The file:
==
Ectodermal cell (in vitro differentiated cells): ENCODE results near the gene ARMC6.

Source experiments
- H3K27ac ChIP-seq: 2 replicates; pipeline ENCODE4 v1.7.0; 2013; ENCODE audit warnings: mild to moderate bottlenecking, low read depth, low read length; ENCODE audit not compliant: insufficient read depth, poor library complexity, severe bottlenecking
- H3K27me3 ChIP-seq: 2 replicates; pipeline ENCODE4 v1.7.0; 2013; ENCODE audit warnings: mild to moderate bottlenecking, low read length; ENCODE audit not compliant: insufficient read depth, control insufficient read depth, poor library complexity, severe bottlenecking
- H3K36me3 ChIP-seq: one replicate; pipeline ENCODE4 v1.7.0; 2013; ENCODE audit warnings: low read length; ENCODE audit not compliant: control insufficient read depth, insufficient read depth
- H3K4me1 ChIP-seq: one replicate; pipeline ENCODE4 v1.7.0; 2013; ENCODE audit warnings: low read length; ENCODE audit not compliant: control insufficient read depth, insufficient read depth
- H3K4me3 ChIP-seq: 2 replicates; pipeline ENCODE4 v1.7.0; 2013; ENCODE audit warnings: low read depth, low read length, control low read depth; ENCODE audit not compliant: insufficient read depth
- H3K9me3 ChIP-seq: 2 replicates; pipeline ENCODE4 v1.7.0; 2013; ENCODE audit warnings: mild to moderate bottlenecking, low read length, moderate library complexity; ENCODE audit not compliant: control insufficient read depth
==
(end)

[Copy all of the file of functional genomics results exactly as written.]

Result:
Ectodermal cell (in vitro differentiated cells): ENCODE results near the gene ARMC6.

Source experiments
- H3K27ac ChIP-seq: 2 replicates; pipeline ENCODE4 v1.7.0; 2013; ENCODE audit warnings: mild to moderate bottlenecking, low read depth, low read length; ENCODE audit not compliant: insufficient read depth, poor library complexity, severe bottlenecking
- H3K27me3 ChIP-seq: 2 replicates; pipeline ENCODE4 v1.7.0; 2013; ENCODE audit warnings: mild to moderate bottlenecking, low read length; ENCODE audit not compliant: insufficient read depth, control insufficient read depth, poor library complexity, severe bottlenecking
- H3K36me3 ChIP-seq: one replicate; pipeline ENCODE4 v1.7.0; 2013; ENCODE audit warnings: low read length; ENCODE audit not compliant: control insufficient read depth, insufficient read depth
- H3K4me1 ChIP-seq: one replicate; pipeline ENCODE4 v1.7.0; 2013; ENCODE audit warnings: low read length; ENCODE audit not compliant: control insufficient read depth, insufficient read depth
- H3K4me3 ChIP-seq: 2 replicates; pipeline ENCODE4 v1.7.0; 2013; ENCODE audit warnings: low read depth, low read length, control low read depth; ENCODE audit not compliant: insufficient read depth
- H3K9me3 ChIP-seq: 2 replicates; pipeline ENCODE4 v1.7.0; 2013; ENCODE audit warnings: mild to moderate bottlenecking, low read length, moderate library complexity; ENCODE audit not compliant: control insufficient read depth